This article reports the synthesis of cost-effective fluorescent carbon dots (CDs) and graphene oxide layers from lignite using facile techniques. These highly stable fluorescent CDs have high potential in sensing glucose molecule with a detection limit of 0.125 mM making them an ideal nanocarbon based glucose sensor. To the best of our knowledge, this is the first reported study on glucose detection with the aid of lignite based nanocarbon.

Results and Discussion

The nano carbon structures are extracted from lignite by simple chemical methods. The obtained nanocarbon fractions are refluxed with CHCl3 several times to promote de-agglomeration and are designated as LC1C (Residue), LC2C (Supernatant) and dialysate (LC3C) (Explained in Materials and Methods). Elemental analysis (CHNS analysis-Table 1 and Supplementary Information) of the samples reveal that they consist of organic structures with Carbon (C), Oxygen (O), Nitrogen (N) and Hydrogen (H) as major elements and small quantities of Sulfur (S) as a minor element which are inherent in any organic solid fuel. The carbon content is found to be varying from 47.07, 34.83 and 39.73 wt% for the samples LC1C, LC2C and LC3C respectively. The high oxygen content makes the synthesized nano material to oxygenated carbon structures. Surprisingly the carbon structures obtained after refluxing with the nitric acid (LS200) - (Refer Materials and Methods) are highly oxygenated nanocarbon sheets (O = 79.84 wt% while C = 10.70 wt%). The presence of Sulfur is also marginally increased compared to other samples.

Table 1 Elemental analysis of nanocarbon structures from lignite.

The chemical structure was further confirmed by FTIR (Fig. 1), XPS and Raman Spectra (Refer Supporting information Figs S1 and S2). The spectra of LC1C and LC3C exhibit comparable characteristics. The band at 1600–1620 cm−1 is originated from the conjugated C=C stretching vibration & carbonyl groups present in the carbon dots. The 1381 cm−1 peak is due to the presence of cyclic carbon groups. The band at 2922 cm−1 arises from the asymmetric vibration of sp3 bond in CH2 and CH3 groups in the hydrocarbon network11,12,13,14. The peak at 2852 cm−1 is ascribed to the overlapping of symmetric vibration of the sp3 band for CH3 and CH2 functional groups. The 3442 cm−1 peak arises from the presence of OH group of alcohols, carboxylic groups and absorbed water. In the spectra of LC2C, many functional groups except the carbonyl and carboxyl groups are absent. In the LS200 sample, one could see an abundance of functional groups especially C-O and C=O with the C=C band.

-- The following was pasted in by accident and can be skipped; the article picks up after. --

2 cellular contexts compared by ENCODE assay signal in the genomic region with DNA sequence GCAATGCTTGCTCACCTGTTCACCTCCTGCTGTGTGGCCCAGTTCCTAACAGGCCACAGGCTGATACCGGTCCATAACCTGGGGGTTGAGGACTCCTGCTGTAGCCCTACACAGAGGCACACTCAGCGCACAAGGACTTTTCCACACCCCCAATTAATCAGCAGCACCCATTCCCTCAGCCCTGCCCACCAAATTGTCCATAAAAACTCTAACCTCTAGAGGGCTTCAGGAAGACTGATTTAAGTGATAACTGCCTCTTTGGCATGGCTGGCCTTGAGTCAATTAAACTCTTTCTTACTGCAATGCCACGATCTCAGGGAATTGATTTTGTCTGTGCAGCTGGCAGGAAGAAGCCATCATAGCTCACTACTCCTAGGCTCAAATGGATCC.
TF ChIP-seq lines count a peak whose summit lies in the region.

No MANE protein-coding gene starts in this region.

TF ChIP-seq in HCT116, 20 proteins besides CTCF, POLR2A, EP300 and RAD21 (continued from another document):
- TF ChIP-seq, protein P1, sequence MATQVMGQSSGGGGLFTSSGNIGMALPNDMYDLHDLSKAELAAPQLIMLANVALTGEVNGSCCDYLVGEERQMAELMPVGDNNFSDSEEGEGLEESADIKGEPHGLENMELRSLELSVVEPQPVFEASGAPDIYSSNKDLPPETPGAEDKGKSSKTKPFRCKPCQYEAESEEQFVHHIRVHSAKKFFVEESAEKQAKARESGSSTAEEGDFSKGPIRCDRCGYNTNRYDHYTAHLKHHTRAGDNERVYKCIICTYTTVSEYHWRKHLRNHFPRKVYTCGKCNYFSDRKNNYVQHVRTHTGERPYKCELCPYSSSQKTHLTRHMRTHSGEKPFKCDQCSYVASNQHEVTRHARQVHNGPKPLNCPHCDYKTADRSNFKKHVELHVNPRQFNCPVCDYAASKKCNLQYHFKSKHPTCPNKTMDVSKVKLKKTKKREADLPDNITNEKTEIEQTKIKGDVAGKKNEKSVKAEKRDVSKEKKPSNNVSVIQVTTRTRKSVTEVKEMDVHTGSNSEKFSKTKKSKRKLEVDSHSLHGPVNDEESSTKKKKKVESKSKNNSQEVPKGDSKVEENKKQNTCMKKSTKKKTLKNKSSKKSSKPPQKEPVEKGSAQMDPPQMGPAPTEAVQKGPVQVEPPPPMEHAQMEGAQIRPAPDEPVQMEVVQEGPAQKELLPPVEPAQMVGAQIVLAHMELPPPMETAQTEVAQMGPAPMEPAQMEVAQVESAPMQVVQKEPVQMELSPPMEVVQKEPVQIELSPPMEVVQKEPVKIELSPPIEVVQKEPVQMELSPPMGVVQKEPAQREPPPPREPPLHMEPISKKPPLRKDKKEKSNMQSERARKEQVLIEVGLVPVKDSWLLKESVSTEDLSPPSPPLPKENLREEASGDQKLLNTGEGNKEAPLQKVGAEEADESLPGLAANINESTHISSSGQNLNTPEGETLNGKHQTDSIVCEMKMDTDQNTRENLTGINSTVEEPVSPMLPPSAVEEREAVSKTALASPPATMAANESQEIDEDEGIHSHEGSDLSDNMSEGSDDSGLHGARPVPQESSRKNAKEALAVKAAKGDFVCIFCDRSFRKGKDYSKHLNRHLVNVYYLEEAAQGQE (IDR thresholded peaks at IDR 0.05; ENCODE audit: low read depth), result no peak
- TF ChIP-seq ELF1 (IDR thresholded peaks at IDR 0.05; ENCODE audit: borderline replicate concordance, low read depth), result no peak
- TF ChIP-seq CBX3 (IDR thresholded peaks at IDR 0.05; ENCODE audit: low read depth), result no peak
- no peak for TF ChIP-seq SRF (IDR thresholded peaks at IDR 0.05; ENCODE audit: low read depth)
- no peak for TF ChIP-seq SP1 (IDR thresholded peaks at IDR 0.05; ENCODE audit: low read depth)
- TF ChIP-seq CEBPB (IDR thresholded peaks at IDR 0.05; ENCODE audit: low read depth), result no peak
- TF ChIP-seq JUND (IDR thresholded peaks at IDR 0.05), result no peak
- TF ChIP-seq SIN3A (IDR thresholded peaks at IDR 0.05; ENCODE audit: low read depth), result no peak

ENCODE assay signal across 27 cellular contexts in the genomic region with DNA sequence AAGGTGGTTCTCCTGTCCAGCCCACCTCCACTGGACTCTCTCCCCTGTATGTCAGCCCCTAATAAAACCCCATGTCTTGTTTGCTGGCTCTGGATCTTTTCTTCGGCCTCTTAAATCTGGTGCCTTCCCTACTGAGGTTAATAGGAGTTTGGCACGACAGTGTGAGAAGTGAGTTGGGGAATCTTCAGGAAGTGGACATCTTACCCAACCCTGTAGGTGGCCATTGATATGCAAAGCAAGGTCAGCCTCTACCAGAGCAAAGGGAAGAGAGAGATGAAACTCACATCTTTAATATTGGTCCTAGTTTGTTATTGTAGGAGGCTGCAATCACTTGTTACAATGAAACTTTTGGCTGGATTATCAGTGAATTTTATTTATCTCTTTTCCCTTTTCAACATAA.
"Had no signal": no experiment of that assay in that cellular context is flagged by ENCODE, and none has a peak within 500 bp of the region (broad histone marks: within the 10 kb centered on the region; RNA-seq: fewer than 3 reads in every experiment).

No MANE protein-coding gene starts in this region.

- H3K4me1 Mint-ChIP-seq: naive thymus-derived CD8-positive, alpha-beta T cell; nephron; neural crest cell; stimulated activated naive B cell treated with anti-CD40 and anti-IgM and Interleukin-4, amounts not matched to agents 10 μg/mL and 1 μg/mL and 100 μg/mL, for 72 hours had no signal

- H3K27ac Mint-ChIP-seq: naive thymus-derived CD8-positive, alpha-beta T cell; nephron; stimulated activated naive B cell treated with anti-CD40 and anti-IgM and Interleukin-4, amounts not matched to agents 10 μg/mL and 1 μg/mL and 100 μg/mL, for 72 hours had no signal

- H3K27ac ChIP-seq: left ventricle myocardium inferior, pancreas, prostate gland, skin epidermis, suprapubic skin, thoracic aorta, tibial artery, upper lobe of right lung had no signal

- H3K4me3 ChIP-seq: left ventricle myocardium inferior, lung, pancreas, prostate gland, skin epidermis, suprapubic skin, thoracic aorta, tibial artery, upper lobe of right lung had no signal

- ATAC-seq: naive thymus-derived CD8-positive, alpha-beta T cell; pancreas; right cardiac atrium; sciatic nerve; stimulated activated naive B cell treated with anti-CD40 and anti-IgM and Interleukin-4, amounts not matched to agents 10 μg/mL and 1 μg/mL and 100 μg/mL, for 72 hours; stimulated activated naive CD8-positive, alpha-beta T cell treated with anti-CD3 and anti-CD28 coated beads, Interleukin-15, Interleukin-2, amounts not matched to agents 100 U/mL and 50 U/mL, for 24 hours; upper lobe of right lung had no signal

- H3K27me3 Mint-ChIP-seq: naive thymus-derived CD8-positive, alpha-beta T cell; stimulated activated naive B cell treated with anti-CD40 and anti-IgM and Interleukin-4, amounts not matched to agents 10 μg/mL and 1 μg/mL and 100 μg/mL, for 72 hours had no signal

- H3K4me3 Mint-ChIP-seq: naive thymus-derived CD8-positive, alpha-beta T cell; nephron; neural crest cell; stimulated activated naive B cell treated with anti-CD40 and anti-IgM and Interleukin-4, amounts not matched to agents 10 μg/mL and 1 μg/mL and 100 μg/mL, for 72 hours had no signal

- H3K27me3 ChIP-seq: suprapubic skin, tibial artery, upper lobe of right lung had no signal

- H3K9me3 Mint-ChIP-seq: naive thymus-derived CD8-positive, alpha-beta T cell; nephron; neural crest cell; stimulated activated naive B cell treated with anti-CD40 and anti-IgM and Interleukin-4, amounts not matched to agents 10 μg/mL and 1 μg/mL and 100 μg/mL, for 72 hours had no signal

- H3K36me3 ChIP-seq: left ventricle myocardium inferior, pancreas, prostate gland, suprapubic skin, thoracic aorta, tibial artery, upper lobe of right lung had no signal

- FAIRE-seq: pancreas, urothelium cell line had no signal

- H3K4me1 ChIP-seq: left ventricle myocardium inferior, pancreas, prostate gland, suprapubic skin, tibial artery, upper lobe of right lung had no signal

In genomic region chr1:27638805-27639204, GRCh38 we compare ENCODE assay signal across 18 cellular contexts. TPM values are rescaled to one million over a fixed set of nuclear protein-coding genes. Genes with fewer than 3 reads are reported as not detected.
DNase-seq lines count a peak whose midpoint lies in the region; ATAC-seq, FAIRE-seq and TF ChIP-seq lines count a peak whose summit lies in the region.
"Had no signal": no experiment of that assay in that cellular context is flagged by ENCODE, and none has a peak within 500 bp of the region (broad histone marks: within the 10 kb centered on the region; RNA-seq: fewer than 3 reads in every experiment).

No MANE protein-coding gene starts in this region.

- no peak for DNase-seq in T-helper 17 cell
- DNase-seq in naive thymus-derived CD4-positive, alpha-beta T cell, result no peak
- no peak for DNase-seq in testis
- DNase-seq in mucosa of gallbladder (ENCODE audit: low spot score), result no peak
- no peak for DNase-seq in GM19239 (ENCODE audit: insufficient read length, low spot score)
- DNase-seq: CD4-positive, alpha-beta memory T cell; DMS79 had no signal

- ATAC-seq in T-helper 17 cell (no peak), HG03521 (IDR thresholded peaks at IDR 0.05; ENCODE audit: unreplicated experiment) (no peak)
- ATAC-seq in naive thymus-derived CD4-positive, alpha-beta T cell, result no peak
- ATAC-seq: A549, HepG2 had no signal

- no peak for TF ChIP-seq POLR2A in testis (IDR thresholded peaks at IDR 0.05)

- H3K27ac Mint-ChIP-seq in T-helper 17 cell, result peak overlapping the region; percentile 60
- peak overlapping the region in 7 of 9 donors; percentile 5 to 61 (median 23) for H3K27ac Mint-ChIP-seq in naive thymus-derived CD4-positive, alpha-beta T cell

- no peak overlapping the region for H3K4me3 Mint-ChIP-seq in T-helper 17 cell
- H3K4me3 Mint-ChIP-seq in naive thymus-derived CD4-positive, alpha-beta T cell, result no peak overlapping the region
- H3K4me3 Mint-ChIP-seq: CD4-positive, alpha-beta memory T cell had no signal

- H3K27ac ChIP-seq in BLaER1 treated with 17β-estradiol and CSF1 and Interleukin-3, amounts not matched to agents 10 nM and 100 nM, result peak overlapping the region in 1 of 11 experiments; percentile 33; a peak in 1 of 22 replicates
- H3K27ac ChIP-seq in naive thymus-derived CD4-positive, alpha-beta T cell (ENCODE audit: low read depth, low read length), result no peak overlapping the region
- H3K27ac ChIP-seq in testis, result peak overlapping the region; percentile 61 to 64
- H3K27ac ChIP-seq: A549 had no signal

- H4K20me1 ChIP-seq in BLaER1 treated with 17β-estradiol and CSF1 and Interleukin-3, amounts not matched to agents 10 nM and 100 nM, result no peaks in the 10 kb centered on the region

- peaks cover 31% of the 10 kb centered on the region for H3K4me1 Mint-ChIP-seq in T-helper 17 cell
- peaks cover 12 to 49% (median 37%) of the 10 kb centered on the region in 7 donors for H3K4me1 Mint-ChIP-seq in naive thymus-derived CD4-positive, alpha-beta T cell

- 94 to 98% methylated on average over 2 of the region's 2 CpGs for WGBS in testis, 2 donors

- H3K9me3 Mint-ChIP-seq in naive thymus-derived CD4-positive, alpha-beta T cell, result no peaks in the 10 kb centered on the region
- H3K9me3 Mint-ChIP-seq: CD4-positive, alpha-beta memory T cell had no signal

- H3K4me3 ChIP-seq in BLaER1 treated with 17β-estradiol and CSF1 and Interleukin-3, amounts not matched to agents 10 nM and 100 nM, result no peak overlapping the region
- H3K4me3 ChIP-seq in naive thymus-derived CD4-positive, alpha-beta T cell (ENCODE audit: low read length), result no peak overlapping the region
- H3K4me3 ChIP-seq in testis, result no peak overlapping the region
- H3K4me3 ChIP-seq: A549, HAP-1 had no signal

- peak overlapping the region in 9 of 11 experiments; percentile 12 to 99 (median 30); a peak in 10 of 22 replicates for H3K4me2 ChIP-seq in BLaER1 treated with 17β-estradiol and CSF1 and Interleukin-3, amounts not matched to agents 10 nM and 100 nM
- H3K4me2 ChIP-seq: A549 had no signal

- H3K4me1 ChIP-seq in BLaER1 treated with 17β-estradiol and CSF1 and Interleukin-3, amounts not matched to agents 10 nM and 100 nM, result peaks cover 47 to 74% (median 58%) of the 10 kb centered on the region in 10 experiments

Figure 1
Figure 1

FTIR spectra of carbon nano structures.

The FT-IR analysis confirms that the nano carbon contains abundant graphitic structure with hydroxyl and carbonyl functional groups11. This result is in support of the elemental analysis result (Table 1). These nanocarbons are highly soluble and form a stable suspension in water owing to the oxygen functional groups.

The XPS analysis of the synthesized nanostructure from Lignite is obtained and presented in supporting information Fig. S1. C1s XPS spectra clearly indicate that they have been functionalized by oxygen moieties forming four different species namely, the sp2 Carbon (~284 eV), C in C-O bonds, C bonded to O as epoxy/hydroxyl (~286 eV), Carbonyl C, C=O of alcohols/phenols/ether (~287.1 eV) and the carboxylate C, O-C=O (~288.7.0 eV)15. The XPS results are well corroborated by the FTIR spectra, which shows the presence of carbonyl, carboxyl, epoxy and hydroxyl functional groups in all the nanostructures.